Reviews written by registered user
|113 reviews in total|
Why I call it an unoriginal film: the idea has already been turned into
a film 20 years ago (by a completely superior film-making team
mind-you). The setting is borrowed from Blade Runner. The androids are
borrowed from Star Wars. The main characters are pretty Hollywood
actors (especially Kate Beckinsale). Hollywood memes like
multiculturalism and the security state are perpetuated.
I watched the theatrical cut and even that felt overly long. They could have trimmed 10-20 minutes off the film but the film-makers probably thought they were creating a science fiction classic that people would want to watch over and over again. The more appropriate attitude would be to present the idea and get the film out of the way rather than make the audience sit through unnecessary scenes. I think some "bad" films are saved by not overstaying their welcome.
Despite all this going against it the film is done in a fairly competent fashion and has the benefit of Bryan Cranston playing a minor role. Despite low suspension of belief throughout (in my experience), it doesn't get to the stage where it starts to suck. It just has a lot of unnecessary scenes and CGI animation.
If you're like me and only want to see good films then give this a miss, or get the original version. If it happens to be showing then there are worse films, although prepare for the long running time.
The Way follows a grieving father along a Spain-France border walking
trail that seems to be well known among the backpacking community.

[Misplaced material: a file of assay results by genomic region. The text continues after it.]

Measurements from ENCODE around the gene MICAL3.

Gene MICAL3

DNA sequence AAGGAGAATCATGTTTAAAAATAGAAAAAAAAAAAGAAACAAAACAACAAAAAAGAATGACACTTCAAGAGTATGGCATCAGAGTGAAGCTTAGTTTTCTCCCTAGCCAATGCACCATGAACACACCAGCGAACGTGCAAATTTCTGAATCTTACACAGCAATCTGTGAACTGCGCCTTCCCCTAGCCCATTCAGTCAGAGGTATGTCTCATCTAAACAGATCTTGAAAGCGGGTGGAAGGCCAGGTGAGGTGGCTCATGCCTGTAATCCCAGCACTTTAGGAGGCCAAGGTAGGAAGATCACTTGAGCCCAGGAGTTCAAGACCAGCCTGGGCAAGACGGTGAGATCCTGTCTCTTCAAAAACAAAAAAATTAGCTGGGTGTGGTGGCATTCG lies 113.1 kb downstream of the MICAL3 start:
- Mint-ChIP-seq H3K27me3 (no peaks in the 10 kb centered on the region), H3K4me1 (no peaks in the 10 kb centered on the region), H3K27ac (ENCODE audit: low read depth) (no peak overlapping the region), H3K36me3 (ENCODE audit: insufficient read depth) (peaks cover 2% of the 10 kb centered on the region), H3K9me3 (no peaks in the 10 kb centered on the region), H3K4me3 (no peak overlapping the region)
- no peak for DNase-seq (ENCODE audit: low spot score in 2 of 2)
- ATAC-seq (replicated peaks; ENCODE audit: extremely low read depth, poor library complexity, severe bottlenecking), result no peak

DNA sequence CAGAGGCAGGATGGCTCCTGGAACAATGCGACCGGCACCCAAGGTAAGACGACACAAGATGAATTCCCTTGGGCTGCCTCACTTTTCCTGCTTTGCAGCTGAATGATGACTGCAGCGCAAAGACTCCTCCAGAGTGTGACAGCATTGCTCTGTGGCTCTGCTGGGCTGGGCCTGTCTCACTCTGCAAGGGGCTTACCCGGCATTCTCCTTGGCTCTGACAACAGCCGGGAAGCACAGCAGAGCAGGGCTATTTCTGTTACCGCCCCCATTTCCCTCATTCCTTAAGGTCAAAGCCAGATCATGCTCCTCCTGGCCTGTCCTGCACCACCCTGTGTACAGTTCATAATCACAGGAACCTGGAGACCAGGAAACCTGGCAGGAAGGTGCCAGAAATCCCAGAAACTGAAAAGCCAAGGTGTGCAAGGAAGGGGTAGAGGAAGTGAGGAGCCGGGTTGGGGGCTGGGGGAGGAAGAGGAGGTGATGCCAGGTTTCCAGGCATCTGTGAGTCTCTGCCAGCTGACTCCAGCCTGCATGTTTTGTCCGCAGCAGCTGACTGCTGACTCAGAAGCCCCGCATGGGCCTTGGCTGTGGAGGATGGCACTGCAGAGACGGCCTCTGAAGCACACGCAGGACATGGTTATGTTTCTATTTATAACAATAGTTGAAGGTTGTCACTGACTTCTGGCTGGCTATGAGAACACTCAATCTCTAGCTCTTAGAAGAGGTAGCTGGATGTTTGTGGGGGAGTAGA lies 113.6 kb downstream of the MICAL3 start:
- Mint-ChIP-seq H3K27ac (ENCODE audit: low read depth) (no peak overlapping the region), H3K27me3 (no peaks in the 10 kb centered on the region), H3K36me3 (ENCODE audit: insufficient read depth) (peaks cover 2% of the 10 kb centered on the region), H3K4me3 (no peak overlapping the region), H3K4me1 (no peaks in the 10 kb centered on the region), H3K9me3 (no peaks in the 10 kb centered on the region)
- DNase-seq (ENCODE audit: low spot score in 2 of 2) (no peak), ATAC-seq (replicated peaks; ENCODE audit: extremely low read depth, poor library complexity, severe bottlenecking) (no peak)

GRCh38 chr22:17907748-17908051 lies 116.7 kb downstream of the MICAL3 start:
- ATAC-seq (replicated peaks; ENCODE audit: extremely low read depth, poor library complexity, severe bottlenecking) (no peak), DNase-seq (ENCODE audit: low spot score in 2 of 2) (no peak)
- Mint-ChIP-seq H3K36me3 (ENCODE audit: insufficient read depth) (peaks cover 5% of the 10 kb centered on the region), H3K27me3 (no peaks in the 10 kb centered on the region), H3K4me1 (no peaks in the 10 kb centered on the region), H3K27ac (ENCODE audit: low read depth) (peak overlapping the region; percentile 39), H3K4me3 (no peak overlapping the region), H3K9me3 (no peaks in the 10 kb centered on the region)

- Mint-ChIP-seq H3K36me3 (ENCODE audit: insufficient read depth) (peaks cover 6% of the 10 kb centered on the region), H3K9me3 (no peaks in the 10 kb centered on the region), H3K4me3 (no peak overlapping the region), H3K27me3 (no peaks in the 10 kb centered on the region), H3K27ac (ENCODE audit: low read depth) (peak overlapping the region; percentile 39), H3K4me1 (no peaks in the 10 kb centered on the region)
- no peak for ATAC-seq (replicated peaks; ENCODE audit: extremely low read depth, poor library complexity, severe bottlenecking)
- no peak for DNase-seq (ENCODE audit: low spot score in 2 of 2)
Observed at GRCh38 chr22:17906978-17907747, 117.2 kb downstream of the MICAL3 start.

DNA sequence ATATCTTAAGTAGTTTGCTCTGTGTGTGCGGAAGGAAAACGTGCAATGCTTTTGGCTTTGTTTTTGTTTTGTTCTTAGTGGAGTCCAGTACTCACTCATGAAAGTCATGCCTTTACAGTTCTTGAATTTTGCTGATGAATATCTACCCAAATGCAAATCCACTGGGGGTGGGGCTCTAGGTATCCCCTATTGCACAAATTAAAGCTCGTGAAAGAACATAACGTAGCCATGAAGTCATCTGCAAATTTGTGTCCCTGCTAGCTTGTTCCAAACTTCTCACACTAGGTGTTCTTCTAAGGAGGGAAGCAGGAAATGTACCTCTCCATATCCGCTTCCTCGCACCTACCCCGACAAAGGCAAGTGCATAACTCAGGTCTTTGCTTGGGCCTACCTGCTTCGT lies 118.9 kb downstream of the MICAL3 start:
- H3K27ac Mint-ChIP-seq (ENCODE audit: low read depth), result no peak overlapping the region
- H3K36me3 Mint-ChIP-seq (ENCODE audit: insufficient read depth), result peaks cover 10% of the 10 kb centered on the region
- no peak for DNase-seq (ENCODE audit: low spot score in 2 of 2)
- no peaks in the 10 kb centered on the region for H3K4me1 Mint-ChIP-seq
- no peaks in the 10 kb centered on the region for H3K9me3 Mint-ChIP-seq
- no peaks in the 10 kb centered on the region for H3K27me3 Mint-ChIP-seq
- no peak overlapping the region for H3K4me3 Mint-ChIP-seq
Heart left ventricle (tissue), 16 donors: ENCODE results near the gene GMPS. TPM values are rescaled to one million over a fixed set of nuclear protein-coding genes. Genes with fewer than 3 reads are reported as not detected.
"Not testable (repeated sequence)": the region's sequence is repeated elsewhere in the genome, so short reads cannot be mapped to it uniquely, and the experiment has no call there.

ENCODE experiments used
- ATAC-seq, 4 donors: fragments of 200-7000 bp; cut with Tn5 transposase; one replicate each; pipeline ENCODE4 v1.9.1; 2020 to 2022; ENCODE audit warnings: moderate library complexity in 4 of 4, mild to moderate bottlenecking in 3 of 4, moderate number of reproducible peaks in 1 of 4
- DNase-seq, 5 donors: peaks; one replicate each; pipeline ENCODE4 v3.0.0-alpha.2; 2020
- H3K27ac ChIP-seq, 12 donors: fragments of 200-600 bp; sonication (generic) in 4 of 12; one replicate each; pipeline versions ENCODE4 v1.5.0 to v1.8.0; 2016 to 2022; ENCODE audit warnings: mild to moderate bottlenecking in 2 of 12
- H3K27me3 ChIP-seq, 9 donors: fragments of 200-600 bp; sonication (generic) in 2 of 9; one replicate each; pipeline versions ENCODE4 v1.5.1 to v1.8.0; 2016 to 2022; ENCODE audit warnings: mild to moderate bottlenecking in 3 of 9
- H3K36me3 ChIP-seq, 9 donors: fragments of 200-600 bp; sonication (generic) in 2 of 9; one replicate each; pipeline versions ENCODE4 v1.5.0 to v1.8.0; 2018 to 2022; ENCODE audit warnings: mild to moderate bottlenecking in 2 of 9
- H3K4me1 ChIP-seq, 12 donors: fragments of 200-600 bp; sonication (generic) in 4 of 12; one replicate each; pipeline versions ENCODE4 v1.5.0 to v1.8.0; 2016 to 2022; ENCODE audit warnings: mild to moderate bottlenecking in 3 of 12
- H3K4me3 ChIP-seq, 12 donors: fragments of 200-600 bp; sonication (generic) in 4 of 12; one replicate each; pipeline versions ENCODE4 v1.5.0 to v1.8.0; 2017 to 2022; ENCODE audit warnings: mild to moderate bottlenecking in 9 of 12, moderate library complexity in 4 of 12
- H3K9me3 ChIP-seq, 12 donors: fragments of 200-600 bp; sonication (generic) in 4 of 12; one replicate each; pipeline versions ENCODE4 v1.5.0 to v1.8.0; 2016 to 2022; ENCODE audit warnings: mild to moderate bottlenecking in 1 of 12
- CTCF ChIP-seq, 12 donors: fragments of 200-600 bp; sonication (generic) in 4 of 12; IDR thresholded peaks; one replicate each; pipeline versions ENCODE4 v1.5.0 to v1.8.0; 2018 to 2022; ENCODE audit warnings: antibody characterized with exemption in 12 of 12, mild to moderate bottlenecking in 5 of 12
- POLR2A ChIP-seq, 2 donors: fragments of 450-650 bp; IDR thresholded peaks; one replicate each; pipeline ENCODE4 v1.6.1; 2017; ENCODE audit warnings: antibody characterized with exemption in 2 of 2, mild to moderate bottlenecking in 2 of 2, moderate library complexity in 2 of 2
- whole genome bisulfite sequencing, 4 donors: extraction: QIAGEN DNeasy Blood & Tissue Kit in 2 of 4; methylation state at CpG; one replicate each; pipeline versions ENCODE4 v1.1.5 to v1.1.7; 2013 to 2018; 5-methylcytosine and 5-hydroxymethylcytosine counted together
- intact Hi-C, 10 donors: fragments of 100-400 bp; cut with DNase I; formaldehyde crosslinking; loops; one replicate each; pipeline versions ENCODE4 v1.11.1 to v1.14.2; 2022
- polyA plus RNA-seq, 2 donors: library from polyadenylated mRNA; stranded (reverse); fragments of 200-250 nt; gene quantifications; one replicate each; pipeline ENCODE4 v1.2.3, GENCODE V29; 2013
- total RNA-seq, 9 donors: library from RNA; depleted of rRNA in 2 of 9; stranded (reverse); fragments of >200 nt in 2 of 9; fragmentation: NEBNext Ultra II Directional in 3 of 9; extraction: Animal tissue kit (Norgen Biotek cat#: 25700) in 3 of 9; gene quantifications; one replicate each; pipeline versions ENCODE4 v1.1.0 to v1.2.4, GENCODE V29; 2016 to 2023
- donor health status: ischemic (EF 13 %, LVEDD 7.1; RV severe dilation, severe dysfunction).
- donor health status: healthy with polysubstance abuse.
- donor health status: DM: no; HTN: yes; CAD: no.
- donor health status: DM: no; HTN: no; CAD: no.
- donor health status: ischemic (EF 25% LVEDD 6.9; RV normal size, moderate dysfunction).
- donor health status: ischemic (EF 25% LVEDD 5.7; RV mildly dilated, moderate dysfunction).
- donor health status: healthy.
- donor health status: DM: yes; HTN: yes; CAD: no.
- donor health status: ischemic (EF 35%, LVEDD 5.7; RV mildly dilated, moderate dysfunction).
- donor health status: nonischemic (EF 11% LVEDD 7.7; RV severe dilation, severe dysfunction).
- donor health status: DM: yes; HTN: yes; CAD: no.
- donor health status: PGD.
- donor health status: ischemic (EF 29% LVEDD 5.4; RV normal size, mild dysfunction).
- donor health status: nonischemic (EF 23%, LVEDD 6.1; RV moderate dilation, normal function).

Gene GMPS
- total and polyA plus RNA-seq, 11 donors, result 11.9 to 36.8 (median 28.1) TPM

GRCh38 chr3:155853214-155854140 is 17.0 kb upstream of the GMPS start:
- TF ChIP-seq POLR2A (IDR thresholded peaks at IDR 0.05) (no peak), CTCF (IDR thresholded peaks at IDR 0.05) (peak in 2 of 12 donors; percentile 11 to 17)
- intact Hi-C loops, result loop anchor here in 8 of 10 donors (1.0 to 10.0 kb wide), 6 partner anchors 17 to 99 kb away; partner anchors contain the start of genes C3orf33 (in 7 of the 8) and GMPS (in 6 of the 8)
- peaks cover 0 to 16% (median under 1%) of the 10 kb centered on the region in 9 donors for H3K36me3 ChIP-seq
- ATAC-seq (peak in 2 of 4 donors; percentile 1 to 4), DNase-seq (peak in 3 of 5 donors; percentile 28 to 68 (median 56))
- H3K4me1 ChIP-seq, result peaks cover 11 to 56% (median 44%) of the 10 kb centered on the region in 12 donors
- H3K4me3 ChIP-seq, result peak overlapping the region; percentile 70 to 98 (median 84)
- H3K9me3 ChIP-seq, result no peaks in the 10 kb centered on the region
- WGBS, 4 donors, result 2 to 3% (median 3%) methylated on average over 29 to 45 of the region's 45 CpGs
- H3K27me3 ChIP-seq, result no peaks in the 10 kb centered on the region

It is probably a travel documentary foremost with character development and travel stories included to put some meat on the bones of the basic concept. It is a pretty good concept in my opinion and works well on the big screen. I had not been to the cinema in around 6 years so this was a good re-introduction. Plus I avoided the crowds of The Avengers which has been released in Australia at the same time as The Way.
The Sheens prominence in the film interested me, I remember enjoying Men at Work which as it turns out is also directed by Emilio Estevez. Martin Sheen doesn't have a huge number of lead performances to his name so I enjoyed him having the lead role here. I think the directing might be a bit on the amateur side as my disbelief was not suspended on a number of occasions, most notably where James Nesbitt's character is introduced. The character itself, until towards the end comes across as being right out of a movie rather than a real person although I don't know who is to blame for that (the writer, actor or director?). Sheen's character did not look sleep deprived despite having consecutive nights of very little sleep which detracted from the realism.
The film has some minor flaws but the scenery alone is enough to make the film worth watching. I imagine that the film was probably more fun to make that it is to watch and I think this carries through with the actors. Altogether a successful film from the Estevezes/Sheens and I hope they do more while Martin is still in good physical and mental shape (he will be 72 in a few months at the time of writing).
I admit I only watched this because I heard that Melissa Leo (who
played Detective Howard in Homicide) had won some sort of recognition
for putting in a good performance. It sounded like a good film on that
basis and I wasn't disappointed.
Frozen River offers a slice of life across the other side of the world (for me), it was appropriate watching it in the middle of a heatwave as others in the northern hemisphere (in certain regions) are experiencing these sorts of conditions at this time of year.
It ticks all the right boxes of being interesting the whole way through, being well casted and acted. Detective Howard was more of a peripheral character on Homicide so it was good to see what Leo could do with a lead role. Upham is a good supporting actor and doesn't ruin suspension of disbelief due to crappy acting or anything (same for the child actors).